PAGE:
Island CEO Mike Fey discusses unmanaged devices and the enterprise browser as the cloud’s successor to Data Loss Prevention (DLP). Paul and Mike discuss how Island’s browser is disrupting the Virtual Desktop Infrastructure (VDI), and the Cloud Access Security Broker (CASB) industries. Paul and Mike debate whether these new browsers can create a secure edge to the cloud by themselves, or not.
Mike explains how Microsoft and Google teaming up on the Chromium open source code base allows Island to easily deploy across any device, and how the web browser can be seen as its own operating system. Mike also explains the central controls Island customers get, including redacting sensitive data onscreen, and geographic regulatory controls.
Check out Island.io to learn more about their enterprise browser, or reach them on Twitter @island_io. Mike Fey can be found on LinkedIn.com/in/michaelfey.
Don’t forget to also watch Episode 2 where startup advisor and Ashland CISO Bob Schuetter discuss hearing Island’s initial startup pitch in 2020, and his experience as a customer.
Send feedback to host Paul Shomo @ShomoBits or LinkedIn.com/in/paulshomo.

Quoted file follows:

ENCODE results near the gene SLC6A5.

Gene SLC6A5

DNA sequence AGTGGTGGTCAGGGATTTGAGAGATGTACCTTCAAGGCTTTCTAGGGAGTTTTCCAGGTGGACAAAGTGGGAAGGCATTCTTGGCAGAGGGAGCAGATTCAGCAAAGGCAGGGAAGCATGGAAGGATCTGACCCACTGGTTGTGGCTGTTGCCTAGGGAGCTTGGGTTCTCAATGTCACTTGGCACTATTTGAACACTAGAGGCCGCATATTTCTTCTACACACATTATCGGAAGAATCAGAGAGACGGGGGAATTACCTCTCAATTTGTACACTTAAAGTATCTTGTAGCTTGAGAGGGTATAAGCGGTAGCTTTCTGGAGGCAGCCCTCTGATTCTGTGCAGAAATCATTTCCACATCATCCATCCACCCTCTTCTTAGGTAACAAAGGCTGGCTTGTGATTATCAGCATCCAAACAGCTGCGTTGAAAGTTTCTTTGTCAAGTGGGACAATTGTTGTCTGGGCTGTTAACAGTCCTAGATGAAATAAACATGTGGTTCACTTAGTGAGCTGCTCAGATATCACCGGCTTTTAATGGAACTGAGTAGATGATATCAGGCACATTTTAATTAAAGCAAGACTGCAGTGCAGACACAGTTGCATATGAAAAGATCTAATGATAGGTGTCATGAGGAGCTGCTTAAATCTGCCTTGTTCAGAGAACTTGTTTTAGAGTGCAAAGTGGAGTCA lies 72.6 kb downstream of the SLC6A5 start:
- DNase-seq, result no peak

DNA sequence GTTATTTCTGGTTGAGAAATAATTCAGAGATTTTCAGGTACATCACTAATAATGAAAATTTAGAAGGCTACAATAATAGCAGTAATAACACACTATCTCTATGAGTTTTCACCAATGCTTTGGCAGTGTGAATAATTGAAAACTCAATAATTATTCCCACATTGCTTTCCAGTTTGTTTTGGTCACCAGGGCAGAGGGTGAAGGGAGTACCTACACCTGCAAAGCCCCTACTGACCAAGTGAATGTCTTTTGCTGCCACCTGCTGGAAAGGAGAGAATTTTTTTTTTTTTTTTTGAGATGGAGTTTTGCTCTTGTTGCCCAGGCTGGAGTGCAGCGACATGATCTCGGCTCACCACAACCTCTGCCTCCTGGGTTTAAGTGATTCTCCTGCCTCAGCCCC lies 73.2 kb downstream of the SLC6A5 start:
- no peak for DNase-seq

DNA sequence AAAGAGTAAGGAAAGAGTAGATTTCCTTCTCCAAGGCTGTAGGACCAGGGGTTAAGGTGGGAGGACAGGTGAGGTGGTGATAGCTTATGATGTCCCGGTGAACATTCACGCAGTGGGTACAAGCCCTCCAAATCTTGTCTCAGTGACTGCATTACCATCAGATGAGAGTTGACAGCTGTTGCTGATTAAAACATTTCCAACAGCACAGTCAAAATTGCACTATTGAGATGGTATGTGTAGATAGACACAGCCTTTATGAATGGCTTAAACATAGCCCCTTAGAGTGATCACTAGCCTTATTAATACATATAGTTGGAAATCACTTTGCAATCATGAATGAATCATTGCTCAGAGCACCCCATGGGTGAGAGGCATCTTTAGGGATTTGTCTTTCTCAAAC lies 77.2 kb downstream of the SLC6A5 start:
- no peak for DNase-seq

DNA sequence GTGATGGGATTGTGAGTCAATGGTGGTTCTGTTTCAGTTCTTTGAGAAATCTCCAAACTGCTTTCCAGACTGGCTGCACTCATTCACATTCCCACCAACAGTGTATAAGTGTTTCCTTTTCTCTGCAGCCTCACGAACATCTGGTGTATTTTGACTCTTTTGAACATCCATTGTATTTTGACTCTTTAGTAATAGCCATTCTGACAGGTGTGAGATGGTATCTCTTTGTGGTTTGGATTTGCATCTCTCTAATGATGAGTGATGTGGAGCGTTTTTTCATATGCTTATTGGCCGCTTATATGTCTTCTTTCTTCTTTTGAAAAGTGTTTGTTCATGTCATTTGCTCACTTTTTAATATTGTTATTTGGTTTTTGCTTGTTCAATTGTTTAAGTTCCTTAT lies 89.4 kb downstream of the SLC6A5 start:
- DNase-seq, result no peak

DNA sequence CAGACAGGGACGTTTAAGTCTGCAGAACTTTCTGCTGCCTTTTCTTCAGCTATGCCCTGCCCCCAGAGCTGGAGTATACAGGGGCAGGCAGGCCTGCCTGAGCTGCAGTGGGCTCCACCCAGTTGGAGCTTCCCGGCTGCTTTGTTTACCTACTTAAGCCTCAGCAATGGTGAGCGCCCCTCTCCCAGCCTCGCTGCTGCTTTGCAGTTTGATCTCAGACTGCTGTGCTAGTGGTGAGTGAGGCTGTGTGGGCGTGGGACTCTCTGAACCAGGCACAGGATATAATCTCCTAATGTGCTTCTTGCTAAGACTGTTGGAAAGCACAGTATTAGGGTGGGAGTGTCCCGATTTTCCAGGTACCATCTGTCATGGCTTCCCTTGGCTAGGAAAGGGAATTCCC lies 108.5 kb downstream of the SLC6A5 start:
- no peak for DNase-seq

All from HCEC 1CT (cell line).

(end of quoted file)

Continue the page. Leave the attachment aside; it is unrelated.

You either have to commit to a massive program or acceptable losses has been a general theory.And there's something in between, control the last mile allows you to start to segment off where data loss is even possible.So let's say I've got an amazing SaaS property. I have a large Salesforce.And my customer data sits in Salesforce.com.Well, I can set it up so no data can leave Salesforce.com.Which takes that massive group of users out of my DLP you know concerned thought process.The genealogy of innovation is the cybersecurity startup and emerging tech podcast.I'll interview top entrepreneurs, startup advising cisos, venture capitalists,and more. The startup world is full of innovative minds.This is the place to explore new threats, new approaches to cybersecurity,and more importantly, attack surfaces that arise as technology regulation and business evolve.Welcome to the genealogy of innovation. I'm Paul shomo.Start out by introducing yourself? Sure.Michael Faye, a cofounder and CEO of island dot IO.Well, thank you for coming on the show and you ran blue code, which was a major network security vendor.Then you were acquired by semantic, which you ended up kind of taking over.So you're really no stranger to the problems of networking cloud security.You want to tell us a little bit about your background?Sure you know.I entered in cybersecurity via McAfee on the presale side, worked with a great group of people you know, amazing people like Joe Sexton, David dewalt, George Kurtz, Stewart McClure, Brian kenyon, just this massive list of phenomenal individuals. So I got to learn the ropes of cybersecurity.I worked my way up to CTO, but was very interested in the business and moved over to be GM of that enterprise business.We got acquired by Intel.It was an amazing journey at the time.Then moved over to blue code as presidential or worked with Greg Clark,where we were really rethought how that business was working and grew that substantially from a couple of different acquisitions by different PE firms and finally bought by Symantec.And part of that agreement was that Greg and I would run Symantec where we came in and kind of had to restructure some tech after the veritas break off and get that business back on its journey.So yeah, about 20 years now, you know, kind of big enterprise security,lots of products, lots of spaces. I'd actually retire from the space.And that was done.I didn't want to create the next best mousetrap on things I had sold for the last 20 years.But my partner, Dan amiga, brought me this idea of the enterprise browser.And it was really network security focused at the time.But as we debated it out, we saw, my goodness, this has impact on so many things. And I just had to be a part of it.So I actually turned it down at first, and then calling back a couple of weeks later and said, you know, I think I might have missed up something here you know. Do you still want to partner?And graciously, he said yes.And three weeks later, we had our first 20 million in funding and we're off and rocking.So obviously, because you came from blue code, so we had to give this long background.You really, more than most people understand the weaknesses of past product categories and approaches.Could you could you possibly summarize what is the state of data loss prevention in the cloud as far as a broad problem?Like where do you feel we are right now? Yeah you know.Data loss prevention is such a challenging thing.I mean, when I first interacted with it, it was host DLP, right?A little agent installed on the host.And we had to just watch your USB, watch the secured storage, and maybe email. And that was above me on what was possible.The rules we had to write, the teams that had to investigate all the false positives, all of that stuff.But what you couldn't deny was the data that was being captured in what was leaving the organizations.So it was a problem that needed an answer regardless of the complexity.It had to be addressed. And so organizations have done that.But you know I'm sitting here staring at my Mac screen.I don't think there's an icon on that. They can't move data now, right?You know, I could probably should be a 5 year Spotify for spent long enough in it.And so the complexity of that is just gotten harder and harder as we've gotten more nimble as we've gotten easier to work with as we've got more productive.So I think you know when you think about truly watching data, you either have to commit to a massive program or acceptable losses has been the general theory.And there's something in between, control the last mile allows you to start to segment off where data loss is even possible.So let's say I've got an amazing SaaS property. I have a large Salesforce.And my customer data sits in Salesforce.com.Well, I can set it up so no data can leave Salesforce.com, which takes that massive group of users out of my DLP you know concern thought process.And if you remove a call center out, if you remove a sales team out,if you remove a developer community out, all of a sudden, when you leave the security teams with, it's a very approachable problem.And that's what things are evolving to.It's not that we don't need what we've done in the past.It's not that what we did was wrong. We had to do it.It just started to become a complexity problem that just was too expensive to achieve success on.That's interesting you described it that way because data loss prevention,I mean, generally it's been considered that it didn't achieve its stated goals.And frankly, the acronym data loss prevention, that it implies an incredibly large lift, right? But we still deploy it, like you said, we use it.When you think about end users, one thing that's very new for me is unmanaged devices and new for everybody, but how big of a problem are unmanaged devices connecting to your customers cloud assets?Oh, I think it's an epic problem that in the most aggressively well funded organizations cost them tens of millions of dollars a year just to try to rearchitect the way the Internet works.Then in a modern younger company, it's just not an option.It just is. You don't get a debate. I'll give you an example.Just trying to say, I want to make sure my 20 most important SaaS applications can only connect to my devices as a corporation.That will have me doing network ninja affair to the tune of a lot of expense because the assassins were meant to be achieved everywhere.They're meant to be accessed by everything. That's their origin.That's their design.And so when we say, no, no, we're going to restrict that.Now you're back hauling traffic.You're doing lots of different IP syncing and tunneling and all of this stuff.That gets really, really difficult.And then you take a newer organization where they're embracing self IT and they're looking at BYOD, not as a end user preference, but as a way to segment off users. And say, you know what?You're a knowledge worker.You're not touching the data that makes my company live or die.Why should I have you on that same network?So they want to keep you off.So you solve things like BYOD grow, and obviously COVID helped that immensely, too.But you also saw ZTNA connections, and you saw these direct connections to get rid of the VPN because we didn't want to join an endpoint to our network. We just wanted to connect to an app.So you start to see this stuff emerged.So at the end of the day, BYOD, self IT, unmanaged devices for many industries is just a thing.And even the most stringent ones end up taking that philosophy eventually because of contractors and third party access.You know, when a large bank, let's say, third party work with them.You have to think of that as a BYOD device because it's the same thing.It's an unconfigured device coming into my environment.It might be configured by another company.But with another set of standards and other set of responsibilities.And the variance of, say, an IT vendor's commitment to cybersecurity.Versus a banks versus a retailer. They're night and day.And not calling anybody out is more than another, but what they worry about is very, very different.And so you see these companies, these healthcare organizations are a great one.We just did a very large transaction with a phenomenal healthcare company.And every doctor, every outside service, they're all contractors.But it's that hospital change that gets sued when they lose data.It's those patients that get impacted.So they want to have the availability to the best doctors, but the best doctors aren't sitting on corporate issued machines.They're working for 5 or 6 different hospital environments.So how do they engage like that?So this idea of unmanaged devices is a very real thing, even in those hardened areas.And then the more younger progressive companies, it's just the way.Yeah, so third party risk, I think, is the broader umbrella that is really the change the way institutions work and our culture, like you're saying, and the way our IT is decentralized, that bring all the unmanaged devices on.That's a great point. Very difficult problem to solve.But before we kind of like unveil a way to solve it, I want to talk about one of the big things that happened in the web browser market.So when I first heard about secure enterprise browsers last year, my first thought was that's crazy from an engineering resource perspective.I come from an engineering background too.I'm going to CTO, but for me, entering in the browser wars for a startup with Microsoft, Google, Mozilla, it seems suicidal.But I had noticed that Microsoft moved on to Google's open-source chromium codebase in 2019.Could you help us understand the implications of two of the Titans of the cloud being on the same browser code base? Yeah.You know, we hear a lot.Why didn't I figure that idea when you people hear about enterprise browser? Why not think of that?In reality, before that convergence on that open-source project, there was nothing to think about in my opinion. I share with you.If I had to go and start from the ground level, building a browser that you would trust to render your thousands of applications the same as pro, you would say, Noah, can't do that. Just be too expensive.I want to get you there.But when the open-source project got so strong and too giants went on.And it was actually pretty strong even before Microsoft went on it,but when the two giants went on it, now it's easy for a customer to understand that I'm using a chromium browser, not edge, not chrome,chromium.And I'm using Microsoft implementation.I'm using chrome's implementation or islands implementation.And that opened up the door for us not to have to go into a giant retest because we literally do not change the code of the rendering.Now, now that that open-source project is out there to be Frank, if the open-source project disappeared, we'd all still continue on just fine. But it opened the door for it.And you know the reality is I never saw this as a browser war thing.Microsoft still makes every dollar they used to make.We don't take anything from them. Google does the same thing.We didn't take their search or anywhere else they make it.We really are just integrating that back into the enterprise to, if you will, displace complete simplify other solutions.But yeah, the open-source chromium project is very important.It is an outrageously mature project. It is very well done.I continue to be amazed at how steady and how complete that project is.My cofounder worked with it over a decade before we started the company you know.He had been on it on different versions and finally the chromium brewed.That helped out immensely. We know exactly what we're getting into.But yeah, that open-sourcing.If you think about the design of a browser, the browser has been if you step back and say, what if I was the architect? Is modular by nature?You're going to have a rendering engine.And then you're going to have extensions that do different things.You have password.And so when you try to integrate with that, it is easy to build your part of the solution on the periphery and not have to go in and fundamentally change the way the core browser works, showing a web page, rendering that page, navigating networking.These are all things we rely on and don't have to reinvent.So it is very possible to build your own browser with unlimited set of resources, maintain the cadence of security updates and everything else that matches all the big guys at this point.Thanks to that open-source project.It is very meaningful. It's pretty interesting.If you look at the history of technology is when something becomes a fundamental part of the infrastructure, a lot of times it becomes open-source and it stays that way.And the browser, we hadn't you didn't necessarily think of it as a pillar of IT infrastructure, but it connects to the cloud on premise.So it really is. Yeah. It's so funny. It's an operating system. Yeah.You don't have a you know, I know you interview a lot of younger companies.None of them are writing to anything but acromion browser because it gets you everywhere but iOS.It gets you onto the Linux and MacBooks and PCs and Chromebooks.I mean, it gets you everywhere.So you build there and then you take a web kit, you get to iOS and boom, you've got a massive amount of real estate covered.And it's a complete environment.So that operating system is really interesting.If you went to one of these high end organizations and you said, tell me any other important pieces of software you don't have a support contract for.That you don't have a relationship with your vendor, that you can't call and get improvements when you need it, like you have notion.Most people say, oh, I'm not even allowed to do that.That's actually in my soc two cert, or it's in this, or it's in that.Yet there's an entire operating system that runs the whole company on that there's no connection back to.And that was one of the big realizations.We got in, because I will tell you, if we've put in 5000 features into the product, at least 2000 big customer driven. Things they needed.Things that if we did it, they would simplify their world or improve its functionality.And listening to them and being able to deliver that forum is what's really creating this market.Well, let's dive into that the browser is an operating system a little bit more.So the browser, when you're looking at the web, essentially a lot of web client code has gone down into the browser and it's running into that environment. And that's sandboxed away from the operating system.So it's like away from Windows or macOS or Linux.So what you're saying is the browser is like an operating system inside of our laptop, our desktop, our host, OS that's what you mean? Yeah.I mean, I'm old enough to know this is your most familiar listeners aren't, but you know when we first got windows, dos was the real OS,windows sat on top of it, right? And we wrote our code to Windows.And that made our lives a lot easier, because right at the dos was tricky. And we got a lot of help in that.I see it very much the same thing.You know, you've got, you know, the macOS that we sit in the browser on top of, we get the Windows OS and we write to chromium.And we get both.You know, it's also when you think of that modern design, the idea of mounting between devices, the idea of unmanaged devices, quickly navigating from device to device to upgrading, the browser, you just get in and log in and then you get all of your stuff back.When you install local, you come with data residency issues, you come with installation issues, configuration issues and the like.So as operating systems over time have done, they obviously get the if you will machine structure machine language and give you a little easier path to work on.The browser is yet another version of that easier path to work on.So when your user spins up an island browser, you're basically as we kind of established its own separate and isolated runtime environment like an operating system.But when it comes to it comes up fresh without any of the past accumulation of security issues, malware, that's kind of kind of like VDI, right?Do you expect virtual desktop infrastructure?Do you expect this to rival that? Yeah.So today we're just placing a lot of VDI.VDI was the stopgap measure for a lot of these challenges.How do I roll out an environment with strong data controls with consistent configuration to multiple types of desktops?And specifically, how do I do it to managed environments where I can't count on what's there?So when we first ran into this stuff, it was for fat clients.And it was a great way to get a fat client out to an endpoint that we didn't want to bother with.But over time, it's been this necessary evil that we've gotten to our Paul centers that are web based entirely coming in on this.So you think about it, they get back hauled to a farm to then get back to a web filtering station to finally get to go do their job.And that's if there aren't other breaks in the process, other brake could inspects and sandboxes and all sorts of things.We could give that same level of comfort with better visibility, much higher productivity and much higher control right there in the browser.And that's an evolution of what's occurred. It wasn't always there.And if we look back 5 years ago, number one question would be, what can I endpoint taken? My endpoints needed refresh, can they take it?We never hear that anymore.We've never seen a performance issue on the endpoint.And yes, chrome gave us a big envelope to work inside of.It solves less than that you know. It's okay.It comes out the lightest program in the world.But these machines have far outpaced our end user compute requirement you know.I'm sitting here looking at my Mac Pro and I'm pretty sure that you know the maker that would be insulted with the limited work I put on that thing, right?So that's the other value is we can ship the compute to where there is excess compute rather than just pulling it back to the network where we used to be able to stand up the cheapest compute.But now we've got a lot of dead compute on the endpoint. Great point.And so you're mentioning, well, actually, let me step back for a second.So I think one of the things that you were mentioning and you kind of alluded to is that maintaining a browser is nothing, right?Maintaining these big API systems is that's a heavy lift.Yeah, I think cost differential to that is, you know, it's everything from a hundred X cost differential to 50. It's 50 to a hundred.It's a ridiculous ROI.And that was funny when we started two years ago selling nobody cared about the price. But what they love is the end user experience.Oh, my users will stop complaining. Yes, let's look at this.Now, okay, it's great.You're going to be nice to my end users, but hey, what about their ROI? Can I get off that? Can I save money?And that's become a driving factor.So the two work in concert based on the economy, obviously.But yes, it's an ROI.It's complexity. It's an end user experience.All those things get an upgrade in that switch.And we all are very comfortable with our browsers.I often kid, you have these amazing SaaS properties that do one specific thing. They deliver their application.How far do you need to rewrite that traffic to let that user have that experience? You know, you can't shrink the length of a wire.And if the wire starts going back to an internal data center or cloud data center and then gets broken and that traffic gets broken, it gets put back together and set them on its way.You just inherently are incurring costs and end user experience and errors and outages that are just not required.It's one of the reasons why we are seen as a bit of a disruptive technology because there's just so much of the status quo that we've just lived with.That you really got to start to ask yourself, is any of this really required in this network path?And the answer is usually in some capacity probably, yes.But not you know the 100% capacity we see it today.That's a good point.And we really haven't even gotten to, I think, what many of the cisos and customers of yours that I've talked to are really excited about and that's you know if you look at the issue of deploying agents and security controls to all the endpoint devices.Even tougher for mobile because you can't really get a lot of visibility inside.But that problem of deploying those controls or agents becomes unsolvable when you consider personal devices, BYOD, and all the third party stuff that contractors, partners, which you already talked about, could you explain why the enterprise browser has such an advantage there?Yeah. Well, first it's a browser, and you know we all, if you have a browser preference, you probably bought a machine along the way and should have installed your own browser, right? And it was no big deal.And you pressed on. So for starters, we get how to do that as individuals.It's easy. And the policy runs local.It's not a mother may I conversation back.So it connects up to the management console downloads that policy.And that policy is one with intelligence.It can understand the difference between a trusted network and untrusted network.A machine in a good state of machine and a bad state and so on and so forth.And so there's lots of technology from anti tampering to keyboard encryption and the like that try to keep that session private between the browser and the user.And once the user has that, it's this separation of church and state.So use your machine for what you want. It's your machine.You know, browse where you want, do what you want, shop, play, whatever it is you're going to do.Then when you go to work, you double click on that works browser.It's not an island browser. You double click on.It's acne dot com's browser. It's the company's browser.And you double click on that at all your entitlement sit inside there.So when you choose to work, you get to do so.And when you're done working, you're done.And the company gets to feel the same way.They can control that session for what they need to control it for,and then remove themselves from the conversation.A post to things like VPNs and MDMs and back hauling traffic and all of this stuff, where you can't help but invade privacy.You can't help but take on cost you didn't want to take on.And all of a sudden, whether you know it or not, you start administering somebody else's device that they are admins on.And that is a very complex and expensive problem that just as fraught with issues.So it's just a really simple design in the grand scheme of things.So the chromium code base it can obviously be installed on pretty much any kind of device.So any of those users, whether you own the device or not, they're just going to install it.It's going to come up and running.And it's going to be registered, you know, say, I'm acme company, right?And I told everyone that you can't basically you can't come to my cloud unless you have your island browser registered to me, right? Yeah.So it's the experience can be a couple different, but more than likely you've got an email that said, you know, welcome to the acne workforce.Here's how you access your systems.You click on a link and that link will download the browser, give you your credits, and you're off and rocking.And the event you try to go to one of those things from say an alternate browser, you'll be bumped over like you do with all of your teams and zoom and everything else, right?You're clicking in it, and then if you don't have the application,it'll say, we need to download it and you download that.And if you happen to be a contractor or somebody that works with multiple companies, what you log in with will be the policy that runs.So if I'm a large consulting house, I may log in with four or 5 different credentials and experience acme's company and experience a travel agency.It experience a bank.And all of those can run in their own particular set of requirements.When you start doing that with traditional controls, MDMs, VPNs and things like that, that is a nightmare that OS is not ready for.So I'm acme company.I have pushed out, I've either pushed out the browser with policies for each area of the company, or I've told all of my third parties and my people with personal devices, they have to put my browser and once I've done this, what kind of central controls do I get over all these browsers or devices that are connecting to my cloud?There is virtually nothing that happens in that browser you don't have control over.And I always say the word dexterity because things are really important.You saw a brief glimpse of this in a couple of different areas where people made radio buttons on or off. Take copy and paste.Practical joke will play in the office and turn on copy and paste block.When you lose the ability to copy and paste, you hate your life.It's amazing how much you do that, right?Also, you're like, I can't go to a website. There's the leak.I don't know how to make that happen.So you want ability to say, these 7 applications can share data.I can copy between all of this, but not out to my Gmail or not out to my notepad or anywhere else.So it's important to have that control, but not in an draconian sense.And then we can start to take more risks together as an organization.So I'll give you a good example. Think data redaction.We can do what's called soft data redaction.Your a call center worker on a retail company.I will start with redacting everything about that customer's account.So when they come in and say, how can I help you?And they bring up my account. They see very little.They don't see what I bought. They don't see my credit card numbers.They don't see anything. Even though the app may show that.Then as I say, hey, I think you have the wrong credit card number.They can write click, get prompt. Do you want to redact this?Yes, customer wants to change credit card number.And then release that field.So we can take an over aggressive stance on privacy on per data protection,but still a lot of work is to be nimble and in charge of their future.All of that item goes back to our stock.We can see if there's somebody abusing it and we can run that process.And if you think about it, one of the most frustrating things in any data loss effort is we have to assume the worst.So how many credit card numbers did get? How many things were stolen?You have to assume anything they had access to went out the door, whether that occurred or not.This allows us to limit our concern to what really happened in a put controls around that as we see fit.Now, you can do hard data redaction where it just has never seen.We see that in the case of geolocation.I don't want to French data to be outside of France.I don't want German data to be outside of Germany.And we get that a lot.And that's kind of funny because what happened is every European company built their solution to service all of Europe.Then they wake up one day and a new law is in place and all of a sudden this common SaaS app that was supposed to support them for the next ten years.Now has to be sent back into development to figure out how to regionalize it at whatever the pace of the laws are.And in the states you know, we're getting by state laws and it's by country and everything else.Or you can go into the browser settings and you can literally tell it about that app and how you want to handle that.And much easier, much more cost effective than reconvening in R&D source.So if I'm the acme, the acme person that controls the enterprise browser and my tech support person logs and I can make sure all the social security numbers are fuzzed out so they don't see them and I can make sure that you know they don't see in Europe because they're not supposed to see in Europe basically.That's kind of the level of control that you have. Exactly.We can return critical data elements into objects.So let's say I work in a financial institution, I need your social.And I bring it up. We can keep it as an SSM like a variable.You don't have to ever see it, but I can move it to a system to system to find you.So I don't have to come up with another identifier that is yet another data loss item and another challenge.There are so many things you can do.And it really is, goes back to one of the big powers of an enterprise browser. We're pre and post encryption.So I don't care the level of encryption, the networking path you've chosen.Is it peer to peer as a quantum level and crypt that what is it?I can control everything that happens in that presentation layer.I can make sure what is shown, what is in the debug report, I can control all of that.And that is a level of dexterity and control we have not had.I don't think I've ever heard of like there was a lot of places where we put a perimeter around things.But at the presentation layer, you're literally putting a perimeter around eyeballs on screens.Yeah, and so even to that extent, we watermark, for instance, one of our customers, how to build a QR code in a watermark.So you see your name on the screen. And a QR code.And that QR code gives an encrypted message back to that customer back to that company.It tells them everything about that data loss.So if I pull out that phone and I take a picture of my screen, if I don't go through some massive visual editing, the reality is, I will be able to figure out who let the data leak when they did what machine and what were the circumstances.So again, not a full proof deterrent, but way better than we have today.And that's on the physical side.On the actual technical side, we can do an outrageous amount.And that's been very, very powerful.And if you compare that to the alternate approach, an agent on the device looking every possible port of export, every possible area,scanning for what we think a credit card number might look like.You know, all you got to do is write a little script to break your credit card out, put a couple tab keys in there, and all of a sudden you know, the credit card looks like for a bunch of four digit numbers.Run the script on the other end. It's back together.Trying to guess how data will be stolen is just a losing game.It is much better to look at the data.And I always kid if something's important like money.What do we do with money?And our House, I put my, if I see cash line around, I put it in my wallet. If it becomes really important, I put it in a safe.It becomes really, really important. I put it in a bank.We don't disseminate it wildly and have it lying around everywhere and hope to catch it at the point of spending. We can do the same thing.We can literally take SaaS apps and say, this data will only leave under these circumstances. If it's printed, it gets printed here.If it gets shared, it gets shared this way.To the point we've got deal rooms now being built on top of violent.We're bolted banks are literally trying to figure out how to share information.And the real challenge there in the collaboration world take this zoom,I think you start at this zone.You're the one who got to choose the configuration for this.You got to choose a security paradigm for it, what we would be allowed to do, what we want to be allowed to do.When you get to juggernaut companies, they all want to be the one that starts the collaboration.So how did two banks work together in a way they remotely feel safe?And it's problems like that in a collaboration world that you have to start to appreciate are a little different and having control that presentation layer gives you an elegant way to impose your window regardless of configuration.So there's a lot of interesting stuff that you said there.So you can block not just cut and paste.You can block me from printing and leaking that way.I think you can also block screen caps as well yeah.But if I do leak something out, you can also, you're also recording what I'm doing too, right? We can.You know, what I want to do is be careful of what I like to think of it as you're on a machine and wanting to let you use before.So now I'm going to help you use it in a way that's safe.So if you want to save, I'm going to suggest you save it to our save cloud storage, not to your home system.If you want to print, I'm going to point out the fact that we don't allow this data to print it or ask you to print it on a specific area because of that.So I'm going to interact with you as an end user.And yes, I can record everything that occurs, but I can also just report violations.And I could just record when you're interacting in a way that matters to me.So in a privacy laden world, I don't accidentally have to view you operating as an individual. Only as an employee.And I can go to whatever level that employers come from with.So we have some employers that when they are backpacking traffic, they were nervous because they were seeing everything the employee was doing and they don't want to.They just wanted to know they were protecting.So in that case, we can do that.But I've got another large airliner there, large airline that has this monitor and report everything on the administrative plane.So anybody access is an administrative consult.They want a full recording of that.They want every bit of data around that.Because it's not only about security, it's about triage.Something went wrong. What did we do?We've got passengers stuck in the airport.Let's get this fixed right away.And so they want an infinite stream of data.So it really is about the company's objective.We have evolved privacy as much as we have the ability to have visibility.It is a decision made for that organization and how they want to see the world. Very interesting.I was talking to Ashland ciso bob sued her last week who very smart guy. You can see anyone who hasn't listened to the last week's episode.You can see why venture capitalist firms call in ciso's like him to give feedback a device startups, yeah. Absolutely.And yeah, absolutely.And bob and I explored a number of categories that enterprise browsers could disrupt. And we already talked about some of these DLP and VDI.But you know just to summarize what we've kind of gone over.So you're controlling the presentation layer between the screen and the people's eyes because you're fuzzing out what you don't want them to see. The browser is really a runtime environment and operating system.So you're controlling a portion of the partition host, you're controlling the network traffic directly to the cloud, which is an encrypted tunnel and you're the only person that can see into it.You become a core part of the IT infrastructure that you can you have a better chance of your edge than anyone else as far as I can tell.And that we are seeing without a doubt.You know, the way this care edge was first built was all about getting it back to a network station.And we don't want to be a part of that because we don't get the point of the network station in this design. We can send it there. We do.Some people have spent money and they've got a good configuration and want us to use it.But in reality, I don't see a good reason why an end user sitting on their own device can't go directly to Salesforce and operate in a perfectly secure and proficient way and have productivity increase.Why don't you tell us where we can reach you and island online?So Rhode Island dot IO, you can hit the site and drop us a line.You can email me directly. It might get island dot IO as well.